By Tim Bayly
It is a truth universally acknowledged that all fathers are failures. That’s why there are thousands of volumes on fathering and fatherhood in the evangelical Christian world alone, and that’s not counting the innumerable gallons of ink spilled on the subject by the world at large.
So why write about fatherhood?
Fathers who fail need help. And if you’re a father, you’re going to fail. It’s just that simple. You can’t avoid it. So you need help.
Don’t believe me? Just look at our Old Testament fathers—Noah, Abraham, Lot, Jacob, and King David. I count one man who got drunk and lay naked where his own son could see and mock him, one man who tried (twice!) to pass his wife off as his sister because he was scared of the men in the country he was in, one man who got drunk and fornicated with his own daughters, one man who played favorites so badly that the non-favorites were driven to attempt murder on the favorite, and one man who did so little to discipline his sons that one became a rapist and the other become a murderer and a usurper.
The Bible documents their failures with awful specificity. It’s painful to read about.
Yet in 2 Peter, Lot was called “righteous Lot.” And the rest of those men all made the list of heroes of the faith in Hebrews 11. They are our spiritual fathers. God’s grace was somehow sufficient for them—despite their abundant failures.
What do we do with that?
One thing we can do is become angry at God for taking the side of a bunch of oppressive, vulgar, frightened, small-minded patriarchs, in a time and place very different from our own. That’s the answer of far too many people today, whether or not we’re brazen enough to admit it.
Here’s a better idea.
What if we look around at the world and see that it’s just as sinful, just as broken, just as nasty, just as messy as it was all those thousands of years ago? And then what if we look inside our own hearts, and see that they are just as sinful, just as fearful, just as hard, as our fathers in the faith?
Any pastor who’s being honest can give you examples. I can tell you stories of so many awful sins that my elders and fellow pastors, my wife and I, have cried and prayed over in the past few years. I can tell you stories of fathers who abandoned their sons and daughters, of homes full of incest and rape and abuse, of dads who coerced their daughters (financially, emotionally, and otherwise) into murdering their little babies through abortion, of fathers who browbeat and intimidated or abused, of fathers who abdicated their roles and failed to provide their sons and daughters with discipline or guidance or love, of fathers who committed suicide and left their wives and children to pick up the pieces. I’ve been in the ministry for over thirty years now, so believe me when I say I can put many names and faces to all those sins.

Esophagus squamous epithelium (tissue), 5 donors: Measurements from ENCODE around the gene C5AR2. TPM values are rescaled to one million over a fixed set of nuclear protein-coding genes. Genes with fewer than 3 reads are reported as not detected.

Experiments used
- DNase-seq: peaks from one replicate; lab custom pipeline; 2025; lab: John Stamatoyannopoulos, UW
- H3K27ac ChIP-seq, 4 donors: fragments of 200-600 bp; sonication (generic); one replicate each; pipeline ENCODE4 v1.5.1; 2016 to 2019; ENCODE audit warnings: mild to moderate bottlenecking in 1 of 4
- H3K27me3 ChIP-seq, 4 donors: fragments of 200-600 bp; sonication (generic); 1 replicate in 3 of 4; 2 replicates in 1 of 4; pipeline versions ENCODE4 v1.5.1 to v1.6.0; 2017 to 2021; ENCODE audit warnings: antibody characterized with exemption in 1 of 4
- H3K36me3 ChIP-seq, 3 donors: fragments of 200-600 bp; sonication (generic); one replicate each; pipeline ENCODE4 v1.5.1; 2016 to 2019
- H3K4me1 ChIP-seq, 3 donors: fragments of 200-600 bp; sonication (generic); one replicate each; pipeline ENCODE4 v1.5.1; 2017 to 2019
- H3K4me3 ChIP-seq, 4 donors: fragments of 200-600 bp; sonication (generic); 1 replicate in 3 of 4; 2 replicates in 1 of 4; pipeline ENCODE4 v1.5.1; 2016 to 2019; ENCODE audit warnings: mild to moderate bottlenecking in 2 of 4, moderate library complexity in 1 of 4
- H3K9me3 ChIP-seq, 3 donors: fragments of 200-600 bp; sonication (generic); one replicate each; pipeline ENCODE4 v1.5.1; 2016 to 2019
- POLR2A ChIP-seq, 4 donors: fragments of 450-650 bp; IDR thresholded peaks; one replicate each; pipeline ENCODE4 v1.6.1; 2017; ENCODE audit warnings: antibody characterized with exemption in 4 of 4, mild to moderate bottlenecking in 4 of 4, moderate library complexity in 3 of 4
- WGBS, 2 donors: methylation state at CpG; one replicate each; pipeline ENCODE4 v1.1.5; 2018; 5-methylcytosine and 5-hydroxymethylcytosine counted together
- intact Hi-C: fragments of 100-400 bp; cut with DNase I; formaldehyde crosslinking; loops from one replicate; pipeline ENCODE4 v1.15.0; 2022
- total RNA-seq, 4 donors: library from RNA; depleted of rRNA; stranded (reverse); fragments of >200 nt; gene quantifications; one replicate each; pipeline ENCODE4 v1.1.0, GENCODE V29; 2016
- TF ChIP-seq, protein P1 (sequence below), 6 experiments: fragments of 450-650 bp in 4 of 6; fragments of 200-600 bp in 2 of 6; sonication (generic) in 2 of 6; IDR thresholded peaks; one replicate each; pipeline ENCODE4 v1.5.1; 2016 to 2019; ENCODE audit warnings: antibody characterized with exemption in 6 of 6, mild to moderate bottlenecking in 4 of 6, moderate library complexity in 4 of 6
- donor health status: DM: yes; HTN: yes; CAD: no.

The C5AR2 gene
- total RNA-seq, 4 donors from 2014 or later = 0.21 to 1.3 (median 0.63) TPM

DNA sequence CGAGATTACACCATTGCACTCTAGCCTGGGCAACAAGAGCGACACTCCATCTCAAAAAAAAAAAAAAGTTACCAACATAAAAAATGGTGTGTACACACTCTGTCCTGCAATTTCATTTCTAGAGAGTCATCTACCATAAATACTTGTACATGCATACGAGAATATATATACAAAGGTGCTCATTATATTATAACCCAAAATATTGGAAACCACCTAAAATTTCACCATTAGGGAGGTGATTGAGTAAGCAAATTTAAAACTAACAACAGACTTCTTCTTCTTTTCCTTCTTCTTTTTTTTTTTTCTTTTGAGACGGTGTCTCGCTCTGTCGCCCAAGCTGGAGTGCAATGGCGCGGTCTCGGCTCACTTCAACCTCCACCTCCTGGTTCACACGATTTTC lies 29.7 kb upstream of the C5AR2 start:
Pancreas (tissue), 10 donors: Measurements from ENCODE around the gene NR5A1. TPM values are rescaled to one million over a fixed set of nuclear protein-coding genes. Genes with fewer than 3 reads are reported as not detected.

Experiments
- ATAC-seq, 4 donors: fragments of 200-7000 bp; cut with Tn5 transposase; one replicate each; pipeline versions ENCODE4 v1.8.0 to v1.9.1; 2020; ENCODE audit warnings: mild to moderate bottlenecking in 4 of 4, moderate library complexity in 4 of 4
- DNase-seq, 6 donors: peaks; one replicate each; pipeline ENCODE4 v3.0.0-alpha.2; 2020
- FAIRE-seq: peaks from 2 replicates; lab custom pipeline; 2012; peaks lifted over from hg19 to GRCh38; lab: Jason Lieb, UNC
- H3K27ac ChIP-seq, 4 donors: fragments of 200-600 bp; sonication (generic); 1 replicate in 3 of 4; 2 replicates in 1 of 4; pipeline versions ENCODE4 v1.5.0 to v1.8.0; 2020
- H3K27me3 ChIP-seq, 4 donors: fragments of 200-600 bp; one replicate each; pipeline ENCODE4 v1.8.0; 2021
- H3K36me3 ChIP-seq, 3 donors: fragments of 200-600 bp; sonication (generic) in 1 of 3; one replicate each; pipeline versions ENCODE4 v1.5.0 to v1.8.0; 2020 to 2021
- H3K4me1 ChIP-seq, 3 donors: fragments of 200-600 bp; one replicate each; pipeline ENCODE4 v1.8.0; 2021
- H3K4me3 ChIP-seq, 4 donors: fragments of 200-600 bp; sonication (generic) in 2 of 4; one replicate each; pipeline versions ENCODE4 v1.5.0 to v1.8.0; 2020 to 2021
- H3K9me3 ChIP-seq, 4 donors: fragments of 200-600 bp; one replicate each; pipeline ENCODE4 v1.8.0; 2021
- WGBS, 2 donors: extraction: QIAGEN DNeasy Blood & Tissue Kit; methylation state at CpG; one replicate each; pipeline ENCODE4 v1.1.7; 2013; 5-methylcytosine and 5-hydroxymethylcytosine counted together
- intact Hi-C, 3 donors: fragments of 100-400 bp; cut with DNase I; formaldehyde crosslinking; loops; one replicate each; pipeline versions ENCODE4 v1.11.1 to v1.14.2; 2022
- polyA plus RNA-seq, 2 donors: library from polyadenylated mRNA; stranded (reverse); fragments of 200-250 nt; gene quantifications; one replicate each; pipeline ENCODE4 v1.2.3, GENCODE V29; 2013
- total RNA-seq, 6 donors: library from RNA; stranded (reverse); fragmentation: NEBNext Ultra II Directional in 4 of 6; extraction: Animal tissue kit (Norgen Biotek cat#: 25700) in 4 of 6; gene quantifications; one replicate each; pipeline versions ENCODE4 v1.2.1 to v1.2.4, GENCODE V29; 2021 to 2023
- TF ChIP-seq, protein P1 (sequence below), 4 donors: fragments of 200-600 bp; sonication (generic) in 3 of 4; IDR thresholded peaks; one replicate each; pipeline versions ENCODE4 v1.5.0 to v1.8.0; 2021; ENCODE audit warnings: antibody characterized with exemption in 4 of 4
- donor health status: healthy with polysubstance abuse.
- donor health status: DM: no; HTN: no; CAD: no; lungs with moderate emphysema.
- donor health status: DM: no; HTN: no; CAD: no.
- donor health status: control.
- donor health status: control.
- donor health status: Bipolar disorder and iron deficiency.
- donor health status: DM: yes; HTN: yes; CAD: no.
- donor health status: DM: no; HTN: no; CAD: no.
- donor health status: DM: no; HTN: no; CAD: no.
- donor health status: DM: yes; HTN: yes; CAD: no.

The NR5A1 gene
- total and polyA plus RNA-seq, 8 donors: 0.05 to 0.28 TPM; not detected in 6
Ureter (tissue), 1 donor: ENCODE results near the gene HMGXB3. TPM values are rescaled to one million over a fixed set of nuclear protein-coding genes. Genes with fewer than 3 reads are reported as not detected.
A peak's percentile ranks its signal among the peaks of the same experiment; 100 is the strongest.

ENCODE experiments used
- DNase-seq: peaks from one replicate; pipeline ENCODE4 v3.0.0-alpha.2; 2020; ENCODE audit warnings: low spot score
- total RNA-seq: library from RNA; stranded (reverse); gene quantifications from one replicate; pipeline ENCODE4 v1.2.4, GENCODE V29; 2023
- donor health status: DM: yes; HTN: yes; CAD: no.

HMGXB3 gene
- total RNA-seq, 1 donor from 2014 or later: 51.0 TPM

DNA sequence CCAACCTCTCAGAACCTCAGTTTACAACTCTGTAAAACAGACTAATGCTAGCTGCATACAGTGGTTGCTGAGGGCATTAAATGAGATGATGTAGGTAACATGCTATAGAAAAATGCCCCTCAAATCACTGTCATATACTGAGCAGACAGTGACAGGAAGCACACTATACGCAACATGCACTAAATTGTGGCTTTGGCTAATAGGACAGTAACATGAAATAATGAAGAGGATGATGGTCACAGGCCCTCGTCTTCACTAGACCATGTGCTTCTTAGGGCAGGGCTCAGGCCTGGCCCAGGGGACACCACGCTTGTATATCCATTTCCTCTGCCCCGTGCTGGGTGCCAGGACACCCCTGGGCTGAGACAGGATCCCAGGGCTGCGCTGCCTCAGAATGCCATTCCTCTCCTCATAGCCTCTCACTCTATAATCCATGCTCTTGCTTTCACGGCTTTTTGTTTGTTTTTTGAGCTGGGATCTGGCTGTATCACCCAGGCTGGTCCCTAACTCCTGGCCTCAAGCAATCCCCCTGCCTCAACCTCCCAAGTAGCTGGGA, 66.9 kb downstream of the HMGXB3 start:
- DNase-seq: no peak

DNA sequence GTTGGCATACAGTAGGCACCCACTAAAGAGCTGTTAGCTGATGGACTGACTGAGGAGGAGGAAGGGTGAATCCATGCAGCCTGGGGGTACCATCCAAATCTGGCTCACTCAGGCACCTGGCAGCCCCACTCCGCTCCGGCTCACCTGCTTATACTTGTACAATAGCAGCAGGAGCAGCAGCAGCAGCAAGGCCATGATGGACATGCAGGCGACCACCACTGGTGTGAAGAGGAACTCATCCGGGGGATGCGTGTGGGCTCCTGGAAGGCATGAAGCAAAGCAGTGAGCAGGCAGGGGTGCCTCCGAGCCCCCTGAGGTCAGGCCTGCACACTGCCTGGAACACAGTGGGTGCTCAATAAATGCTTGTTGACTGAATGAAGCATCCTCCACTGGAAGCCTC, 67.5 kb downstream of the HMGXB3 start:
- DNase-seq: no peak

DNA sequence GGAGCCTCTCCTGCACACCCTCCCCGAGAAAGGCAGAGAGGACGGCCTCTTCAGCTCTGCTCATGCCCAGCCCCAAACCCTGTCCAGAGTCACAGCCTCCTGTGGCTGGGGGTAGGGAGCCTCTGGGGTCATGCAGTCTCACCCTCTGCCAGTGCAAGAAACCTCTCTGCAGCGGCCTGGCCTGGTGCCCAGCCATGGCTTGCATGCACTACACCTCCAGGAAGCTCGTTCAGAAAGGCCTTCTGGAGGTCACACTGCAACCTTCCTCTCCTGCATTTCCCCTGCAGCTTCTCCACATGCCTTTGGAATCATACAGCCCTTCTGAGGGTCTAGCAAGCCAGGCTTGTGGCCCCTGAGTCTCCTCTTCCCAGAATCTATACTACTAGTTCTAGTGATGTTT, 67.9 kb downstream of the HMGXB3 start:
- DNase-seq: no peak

And by our heavenly Father’s grace, I know something of my own sin, of my own temptations to be angry and uncaring, to be lustful or abusive, to be…all of it.
I can’t overemphasize it. We’ve met the sinners and they are us.
So that’s why reading the stories of our really, truly, actually sinful fathers in the faith is such a comfort. Because at the end of the day, God was bigger than their sins. His grace was sufficient for each of them. And if it was sufficient for them, it’s sufficient for us. And that’s a comfort. Because every father is a failure. But God has given us the right to be just that.
Here’s the thing:
Many young men have a tendency to underrate failure. Yet failure is an absolutely wonderful teacher. It improves and molds us. It makes us humble.
But when we are controlled by a fear of failure, we don’t take risks—and fatherhood is all about risk. That’s why I wrote Daddy Tried. I wanted to address the idea of failure head on and encourage men to get to know God the Father and to copy His fatherhood.
Because here’s an idea: let’s start with the fatherhood of God. Let’s really get to know the character of the Father Almighty. Let’s model our fatherhood after His example.
I don’t promise success. I don’t have a seven-step program or a five-year plan. Forget about a bunch of do-this-and-don’t-do-that rules (although don’t worry, I do have my share of those for you).
What I can tell you is that, yes, of course we will fail, but faith in our Lord Jesus will help us fail in the right direction.
So stop whining that your daddy didn’t love you, that you never had anyone to model it to you, that you don’t have what it takes. Stop being afraid. Our heavenly Father specializes in making the stupid wise, the weak strong, and the fearful bold as lions. You are the perfect man to be the husband of your wife and the father of your children. Throw out your video games, drop out of fantasy football, stop looking at Facebook, close your laptop, confess your sins to your elders, ask them to pray for you, then enjoy your kids and love their mother.
Tim Bayly is the pastor of Clearnote Church in Bloomington IN and the author of “Daddy Tried: Overcoming the Failures of Fatherhood.” He writes regularly, along with his brother David, at BaylyBlog. To find out more visit www.DaddyTriedbook.com.